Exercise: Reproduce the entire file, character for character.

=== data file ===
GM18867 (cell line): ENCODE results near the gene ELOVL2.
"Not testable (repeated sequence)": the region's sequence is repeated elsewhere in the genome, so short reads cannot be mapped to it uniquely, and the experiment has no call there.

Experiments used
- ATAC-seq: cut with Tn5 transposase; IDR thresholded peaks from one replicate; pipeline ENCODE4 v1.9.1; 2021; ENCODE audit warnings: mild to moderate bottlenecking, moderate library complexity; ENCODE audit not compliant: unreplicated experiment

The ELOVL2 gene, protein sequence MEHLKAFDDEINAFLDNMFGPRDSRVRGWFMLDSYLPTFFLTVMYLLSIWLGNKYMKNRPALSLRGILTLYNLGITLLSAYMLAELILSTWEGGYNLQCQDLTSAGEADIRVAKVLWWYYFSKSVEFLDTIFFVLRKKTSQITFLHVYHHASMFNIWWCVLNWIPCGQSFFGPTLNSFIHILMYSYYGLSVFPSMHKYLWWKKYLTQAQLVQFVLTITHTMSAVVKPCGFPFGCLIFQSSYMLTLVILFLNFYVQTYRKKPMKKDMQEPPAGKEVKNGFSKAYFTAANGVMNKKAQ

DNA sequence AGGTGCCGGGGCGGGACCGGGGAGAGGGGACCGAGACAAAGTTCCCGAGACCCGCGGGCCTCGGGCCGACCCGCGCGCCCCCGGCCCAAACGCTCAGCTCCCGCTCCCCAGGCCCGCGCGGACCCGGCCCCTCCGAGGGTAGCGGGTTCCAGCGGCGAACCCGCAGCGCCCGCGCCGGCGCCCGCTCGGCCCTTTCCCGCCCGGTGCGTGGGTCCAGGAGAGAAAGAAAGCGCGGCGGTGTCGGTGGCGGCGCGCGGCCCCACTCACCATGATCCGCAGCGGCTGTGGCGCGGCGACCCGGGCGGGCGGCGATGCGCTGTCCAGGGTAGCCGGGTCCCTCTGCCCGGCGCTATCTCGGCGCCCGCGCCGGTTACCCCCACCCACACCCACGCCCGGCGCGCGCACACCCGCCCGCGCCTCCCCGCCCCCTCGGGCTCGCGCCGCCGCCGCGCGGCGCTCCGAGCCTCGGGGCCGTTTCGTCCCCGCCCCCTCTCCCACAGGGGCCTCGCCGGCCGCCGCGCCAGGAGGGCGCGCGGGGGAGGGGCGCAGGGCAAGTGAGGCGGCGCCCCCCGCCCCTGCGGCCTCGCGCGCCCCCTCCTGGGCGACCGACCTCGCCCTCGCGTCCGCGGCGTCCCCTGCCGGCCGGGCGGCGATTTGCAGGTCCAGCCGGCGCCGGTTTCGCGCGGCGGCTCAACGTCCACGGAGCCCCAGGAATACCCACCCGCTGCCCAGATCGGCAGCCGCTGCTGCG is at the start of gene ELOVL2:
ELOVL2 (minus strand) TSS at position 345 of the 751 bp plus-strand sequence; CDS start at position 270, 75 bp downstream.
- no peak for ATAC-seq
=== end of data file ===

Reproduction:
GM18867 (cell line): ENCODE results near the gene ELOVL2.
"Not testable (repeated sequence)": the region's sequence is repeated elsewhere in the genome, so short reads cannot be mapped to it uniquely, and the experiment has no call there.

Experiments used
- ATAC-seq: cut with Tn5 transposase; IDR thresholded peaks from one replicate; pipeline ENCODE4 v1.9.1; 2021; ENCODE audit warnings: mild to moderate bottlenecking, moderate library complexity; ENCODE audit not compliant: unreplicated experiment

The ELOVL2 gene, protein sequence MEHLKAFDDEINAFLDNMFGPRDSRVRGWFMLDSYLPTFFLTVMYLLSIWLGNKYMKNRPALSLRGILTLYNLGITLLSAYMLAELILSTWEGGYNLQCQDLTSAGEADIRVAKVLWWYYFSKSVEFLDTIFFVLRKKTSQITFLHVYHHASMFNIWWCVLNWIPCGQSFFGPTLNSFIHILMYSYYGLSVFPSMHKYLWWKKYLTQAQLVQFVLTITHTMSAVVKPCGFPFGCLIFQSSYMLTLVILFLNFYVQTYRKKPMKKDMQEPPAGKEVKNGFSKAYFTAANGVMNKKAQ

DNA sequence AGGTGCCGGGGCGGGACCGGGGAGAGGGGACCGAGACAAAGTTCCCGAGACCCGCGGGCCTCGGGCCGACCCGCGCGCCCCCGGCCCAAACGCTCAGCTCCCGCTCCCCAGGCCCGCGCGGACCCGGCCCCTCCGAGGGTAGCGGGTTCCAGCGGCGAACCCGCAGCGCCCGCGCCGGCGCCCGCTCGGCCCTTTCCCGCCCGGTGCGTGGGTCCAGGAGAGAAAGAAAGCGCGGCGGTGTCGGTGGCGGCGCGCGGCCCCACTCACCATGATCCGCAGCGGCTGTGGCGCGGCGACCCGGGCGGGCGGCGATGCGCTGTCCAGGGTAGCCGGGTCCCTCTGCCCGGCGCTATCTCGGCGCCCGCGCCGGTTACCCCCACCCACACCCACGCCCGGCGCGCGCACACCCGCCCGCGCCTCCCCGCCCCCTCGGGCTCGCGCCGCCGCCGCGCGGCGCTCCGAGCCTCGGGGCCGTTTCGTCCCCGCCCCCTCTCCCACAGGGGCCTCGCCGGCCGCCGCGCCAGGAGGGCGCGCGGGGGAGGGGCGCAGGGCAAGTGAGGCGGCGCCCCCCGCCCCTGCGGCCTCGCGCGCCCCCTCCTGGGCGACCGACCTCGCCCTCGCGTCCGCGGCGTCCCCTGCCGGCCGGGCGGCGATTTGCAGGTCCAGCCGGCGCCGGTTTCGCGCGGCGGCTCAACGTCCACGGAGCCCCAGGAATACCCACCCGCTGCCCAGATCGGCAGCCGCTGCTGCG is at the start of gene ELOVL2:
ELOVL2 (minus strand) TSS at position 345 of the 751 bp plus-strand sequence; CDS start at position 270, 75 bp downstream.
- no peak for ATAC-seq